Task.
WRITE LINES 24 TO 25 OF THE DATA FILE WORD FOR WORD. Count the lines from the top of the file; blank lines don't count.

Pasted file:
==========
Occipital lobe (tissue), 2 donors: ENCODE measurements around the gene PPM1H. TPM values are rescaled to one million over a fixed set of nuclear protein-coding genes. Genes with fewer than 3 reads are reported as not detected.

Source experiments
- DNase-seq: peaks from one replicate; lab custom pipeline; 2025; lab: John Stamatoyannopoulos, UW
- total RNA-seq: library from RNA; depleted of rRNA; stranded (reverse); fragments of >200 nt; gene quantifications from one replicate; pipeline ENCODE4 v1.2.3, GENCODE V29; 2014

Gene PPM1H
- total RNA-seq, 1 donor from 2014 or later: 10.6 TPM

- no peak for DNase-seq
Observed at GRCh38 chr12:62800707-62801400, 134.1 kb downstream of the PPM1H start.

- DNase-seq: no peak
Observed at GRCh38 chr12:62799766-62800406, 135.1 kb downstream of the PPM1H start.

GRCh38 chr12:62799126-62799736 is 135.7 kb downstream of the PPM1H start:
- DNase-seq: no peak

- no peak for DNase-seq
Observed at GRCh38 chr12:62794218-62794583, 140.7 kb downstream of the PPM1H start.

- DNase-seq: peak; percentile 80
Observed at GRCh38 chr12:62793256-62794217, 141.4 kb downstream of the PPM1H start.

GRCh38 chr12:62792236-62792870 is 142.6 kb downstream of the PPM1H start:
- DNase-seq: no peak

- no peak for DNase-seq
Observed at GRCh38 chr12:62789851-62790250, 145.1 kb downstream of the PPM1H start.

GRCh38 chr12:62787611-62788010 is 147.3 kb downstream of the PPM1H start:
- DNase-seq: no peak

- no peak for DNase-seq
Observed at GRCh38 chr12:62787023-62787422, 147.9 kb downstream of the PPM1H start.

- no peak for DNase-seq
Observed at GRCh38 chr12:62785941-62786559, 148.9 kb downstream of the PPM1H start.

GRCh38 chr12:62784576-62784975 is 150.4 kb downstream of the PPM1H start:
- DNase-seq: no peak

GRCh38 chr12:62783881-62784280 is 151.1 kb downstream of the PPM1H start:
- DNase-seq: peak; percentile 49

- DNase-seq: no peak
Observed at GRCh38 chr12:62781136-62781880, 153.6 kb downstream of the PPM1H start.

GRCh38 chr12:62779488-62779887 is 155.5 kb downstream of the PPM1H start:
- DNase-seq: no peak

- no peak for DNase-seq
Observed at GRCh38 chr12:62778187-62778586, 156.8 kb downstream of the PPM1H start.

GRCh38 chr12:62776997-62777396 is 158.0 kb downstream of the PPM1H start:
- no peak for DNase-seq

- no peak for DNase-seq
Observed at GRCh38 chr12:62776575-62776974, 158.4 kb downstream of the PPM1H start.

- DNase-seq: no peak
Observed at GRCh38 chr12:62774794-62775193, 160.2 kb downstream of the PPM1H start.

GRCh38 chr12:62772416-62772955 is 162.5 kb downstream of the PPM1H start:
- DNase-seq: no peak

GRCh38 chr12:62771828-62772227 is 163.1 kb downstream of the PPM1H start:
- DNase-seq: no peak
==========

Observed at GRCh38 chr12:62787023-62787422, 147.9 kb downstream of the PPM1H start.

- no peak for DNase-seq